Outreach at schools can be tricky for a number of reasons.  Schools are busy places with full teaching programmes and extensive extracurricular programmes. Teachers have a lot on their plates, many of them much more than they can handle. Also remember that Astronomy, as interesting and topical as it may be, is not a school subject although it was a matriculation subject in Cape Schools until 1958. So just getting an opportunity to do outreach at a school is quite an effort.

Relaxed discussions during a viewing session.
Solar eclipse with a makeshift filter – Auke Slotegraaf model.
A pavilion full for outreach is an exception to the rule, fortunately.








One needs something like the National Science Week, or an eclipse,  to create the gap and even then it is by no means plain sailing.  If one can find a teacher who is enthusiastic or, often even better still, a parent or two, one has really struck gold.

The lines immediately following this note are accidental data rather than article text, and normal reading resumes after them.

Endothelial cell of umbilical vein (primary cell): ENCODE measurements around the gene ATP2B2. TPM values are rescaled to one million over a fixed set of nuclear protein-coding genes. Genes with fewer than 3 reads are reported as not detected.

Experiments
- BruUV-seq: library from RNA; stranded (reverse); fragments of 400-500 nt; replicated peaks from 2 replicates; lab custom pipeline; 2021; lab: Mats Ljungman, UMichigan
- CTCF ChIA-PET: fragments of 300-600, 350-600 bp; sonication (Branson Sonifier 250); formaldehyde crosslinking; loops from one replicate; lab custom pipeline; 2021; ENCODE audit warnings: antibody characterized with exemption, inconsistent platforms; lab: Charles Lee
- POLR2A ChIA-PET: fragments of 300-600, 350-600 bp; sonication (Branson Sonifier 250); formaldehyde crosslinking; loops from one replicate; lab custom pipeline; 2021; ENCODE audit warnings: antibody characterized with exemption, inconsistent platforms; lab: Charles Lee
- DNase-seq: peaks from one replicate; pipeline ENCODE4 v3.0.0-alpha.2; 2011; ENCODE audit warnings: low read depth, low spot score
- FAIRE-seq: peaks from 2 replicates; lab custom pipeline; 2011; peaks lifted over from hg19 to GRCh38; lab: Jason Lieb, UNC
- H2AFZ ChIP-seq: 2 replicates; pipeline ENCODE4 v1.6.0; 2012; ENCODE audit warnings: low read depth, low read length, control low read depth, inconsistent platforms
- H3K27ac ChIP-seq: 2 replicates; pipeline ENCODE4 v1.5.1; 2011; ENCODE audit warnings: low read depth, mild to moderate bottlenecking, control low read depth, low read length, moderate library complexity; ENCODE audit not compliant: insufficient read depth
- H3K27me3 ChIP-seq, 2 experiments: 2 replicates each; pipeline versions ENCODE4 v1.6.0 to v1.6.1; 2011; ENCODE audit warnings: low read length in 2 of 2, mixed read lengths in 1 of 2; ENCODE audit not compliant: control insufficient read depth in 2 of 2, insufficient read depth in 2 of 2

Even once one is given the opportunity it is not all plain sailing, because very often classes attend these sessions because they have to and not because they want to: pretty much like the Press Gang system operated by the British Navy long, long ago.

There is, however, something especially rewarding about the look of amazement and wonder on a learner’s face when he or she looks through a telescope at the moon for the first time. They look, long and hard, then stand back, eye the moon and bend down to the eyepiece for a second look, before finally standing back and say “Wow!”

All schools, please note that we want to show you guys all this amazing stuff and we want to be contacted – please!